Screenshot 2014-05-10 13.12.41The Power of Mom – from KidzMatter Magazine May June 2014

Fathers are often emphasized in the family ministry movement, and rightly so. But sometimes, the continual call to Christian men to be the loving spiritual leaders of their families can have the unintentional effect of minimizing God’s call for moms.

This is an intensely personal issue for me. When I was three months old, my mom was in her second failing marriage. She was so despondent that she was considering putting me and my older brother in a car and driving the three of us off a cliff together. God miraculously brought a Christian friend into her life who shared the Gospel with her, and by the grace of God my mom repented of her sins and put her faith in Jesus. She was born again! As a three-month-old baby, I had a brand new mom!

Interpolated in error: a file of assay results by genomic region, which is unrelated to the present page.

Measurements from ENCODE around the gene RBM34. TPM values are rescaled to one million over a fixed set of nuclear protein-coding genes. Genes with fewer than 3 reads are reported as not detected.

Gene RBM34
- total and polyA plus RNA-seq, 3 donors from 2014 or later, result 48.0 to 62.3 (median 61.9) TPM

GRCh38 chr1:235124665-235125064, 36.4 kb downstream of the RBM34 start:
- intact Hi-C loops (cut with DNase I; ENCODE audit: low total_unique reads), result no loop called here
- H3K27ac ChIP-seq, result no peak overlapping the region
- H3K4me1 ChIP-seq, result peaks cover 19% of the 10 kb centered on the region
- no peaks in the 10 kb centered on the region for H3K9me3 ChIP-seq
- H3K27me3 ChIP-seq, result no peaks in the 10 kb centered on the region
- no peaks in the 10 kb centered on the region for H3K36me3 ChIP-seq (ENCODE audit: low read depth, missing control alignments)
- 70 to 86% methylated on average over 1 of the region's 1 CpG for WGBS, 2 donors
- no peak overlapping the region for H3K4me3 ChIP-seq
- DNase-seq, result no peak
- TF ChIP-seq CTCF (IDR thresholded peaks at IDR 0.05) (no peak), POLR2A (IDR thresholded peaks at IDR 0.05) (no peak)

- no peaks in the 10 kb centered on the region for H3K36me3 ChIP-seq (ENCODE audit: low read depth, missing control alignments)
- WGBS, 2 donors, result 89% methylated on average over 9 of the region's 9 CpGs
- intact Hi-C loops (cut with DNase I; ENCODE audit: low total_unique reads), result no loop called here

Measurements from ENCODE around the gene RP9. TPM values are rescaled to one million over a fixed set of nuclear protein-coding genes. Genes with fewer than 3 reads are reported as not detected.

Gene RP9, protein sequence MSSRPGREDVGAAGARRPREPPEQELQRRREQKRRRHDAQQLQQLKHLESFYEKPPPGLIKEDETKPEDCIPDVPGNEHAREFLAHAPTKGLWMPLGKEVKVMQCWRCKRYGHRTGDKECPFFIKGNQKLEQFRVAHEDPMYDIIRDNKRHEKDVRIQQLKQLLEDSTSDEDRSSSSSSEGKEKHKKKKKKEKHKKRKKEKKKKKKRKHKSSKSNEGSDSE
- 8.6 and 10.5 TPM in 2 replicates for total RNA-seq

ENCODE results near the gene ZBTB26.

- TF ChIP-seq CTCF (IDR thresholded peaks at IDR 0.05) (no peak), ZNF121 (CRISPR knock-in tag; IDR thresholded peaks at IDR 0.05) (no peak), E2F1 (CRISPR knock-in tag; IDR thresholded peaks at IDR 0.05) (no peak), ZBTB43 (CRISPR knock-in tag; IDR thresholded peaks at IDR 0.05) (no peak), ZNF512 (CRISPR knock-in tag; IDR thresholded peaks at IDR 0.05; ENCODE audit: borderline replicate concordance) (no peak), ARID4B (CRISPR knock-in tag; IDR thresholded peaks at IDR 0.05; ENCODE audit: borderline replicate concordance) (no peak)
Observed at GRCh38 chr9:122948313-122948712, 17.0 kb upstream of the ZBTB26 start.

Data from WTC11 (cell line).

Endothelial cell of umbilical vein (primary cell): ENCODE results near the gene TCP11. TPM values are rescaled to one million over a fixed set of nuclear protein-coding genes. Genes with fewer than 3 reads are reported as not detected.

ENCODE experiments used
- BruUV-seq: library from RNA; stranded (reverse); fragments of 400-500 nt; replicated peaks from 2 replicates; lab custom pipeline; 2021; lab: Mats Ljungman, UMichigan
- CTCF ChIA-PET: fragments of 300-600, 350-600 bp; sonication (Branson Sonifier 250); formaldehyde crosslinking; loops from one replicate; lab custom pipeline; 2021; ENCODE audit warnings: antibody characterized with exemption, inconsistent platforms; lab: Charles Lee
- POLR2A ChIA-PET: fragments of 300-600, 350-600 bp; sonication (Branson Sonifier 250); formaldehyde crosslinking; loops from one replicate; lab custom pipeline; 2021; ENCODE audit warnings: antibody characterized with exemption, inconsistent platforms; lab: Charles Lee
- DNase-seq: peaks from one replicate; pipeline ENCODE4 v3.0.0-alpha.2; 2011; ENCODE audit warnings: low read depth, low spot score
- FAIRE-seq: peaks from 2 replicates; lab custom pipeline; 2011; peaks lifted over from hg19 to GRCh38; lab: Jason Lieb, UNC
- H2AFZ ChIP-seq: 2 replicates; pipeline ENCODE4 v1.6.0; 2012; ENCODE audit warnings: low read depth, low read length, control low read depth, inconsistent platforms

From the beginning she prayed with me faithfully and read the Bible with me. I was attached to her hip at all the church services, prayer meetings, and Christian conferences. My father, on the other hand, was an atheist and thought that my mom had become a religious nut. Eventually, when I was in high school, my parents divorced after a pattern of infidelity from my dad.

The biblical vision of a godly man leading his wife and children simply was not a reality in my house. Given that reality, God called and used my mother to be the primary spiritual shepherd in my life, and I am forever grateful to her. She even had to do all the “birds and the bees” talks into my teen years because my dad could not step into that role. I would not wish that on any mother!